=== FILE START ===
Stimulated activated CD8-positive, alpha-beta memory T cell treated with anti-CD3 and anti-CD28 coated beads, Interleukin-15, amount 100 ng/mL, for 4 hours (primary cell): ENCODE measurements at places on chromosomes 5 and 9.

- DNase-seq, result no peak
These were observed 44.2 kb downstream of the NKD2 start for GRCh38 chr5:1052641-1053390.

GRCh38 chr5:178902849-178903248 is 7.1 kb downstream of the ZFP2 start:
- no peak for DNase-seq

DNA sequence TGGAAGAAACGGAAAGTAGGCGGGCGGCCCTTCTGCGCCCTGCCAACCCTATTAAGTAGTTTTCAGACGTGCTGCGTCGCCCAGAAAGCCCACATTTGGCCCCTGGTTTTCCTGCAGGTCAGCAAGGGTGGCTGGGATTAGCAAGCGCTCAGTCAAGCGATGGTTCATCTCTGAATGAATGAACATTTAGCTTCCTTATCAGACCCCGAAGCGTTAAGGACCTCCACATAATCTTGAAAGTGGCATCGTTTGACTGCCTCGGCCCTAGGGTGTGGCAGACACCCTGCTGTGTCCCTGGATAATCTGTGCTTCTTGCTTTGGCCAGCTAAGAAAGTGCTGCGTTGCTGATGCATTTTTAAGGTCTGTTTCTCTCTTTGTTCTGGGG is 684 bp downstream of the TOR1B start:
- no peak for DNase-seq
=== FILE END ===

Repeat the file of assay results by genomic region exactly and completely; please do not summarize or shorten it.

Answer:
Stimulated activated CD8-positive, alpha-beta memory T cell treated with anti-CD3 and anti-CD28 coated beads, Interleukin-15, amount 100 ng/mL, for 4 hours (primary cell): ENCODE measurements at places on chromosomes 5 and 9.

- DNase-seq, result no peak
These were observed 44.2 kb downstream of the NKD2 start for GRCh38 chr5:1052641-1053390.

GRCh38 chr5:178902849-178903248 is 7.1 kb downstream of the ZFP2 start:
- no peak for DNase-seq

DNA sequence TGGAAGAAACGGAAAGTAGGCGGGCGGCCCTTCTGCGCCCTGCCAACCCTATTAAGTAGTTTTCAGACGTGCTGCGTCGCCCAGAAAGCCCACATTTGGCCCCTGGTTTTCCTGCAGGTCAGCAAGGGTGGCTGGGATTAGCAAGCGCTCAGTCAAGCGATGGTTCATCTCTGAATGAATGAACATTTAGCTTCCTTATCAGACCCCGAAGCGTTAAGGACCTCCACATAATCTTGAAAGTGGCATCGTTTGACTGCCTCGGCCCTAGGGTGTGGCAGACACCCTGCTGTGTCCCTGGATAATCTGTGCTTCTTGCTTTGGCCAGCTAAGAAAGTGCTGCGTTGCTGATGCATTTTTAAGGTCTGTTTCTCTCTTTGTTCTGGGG is 684 bp downstream of the TOR1B start:
- no peak for DNase-seq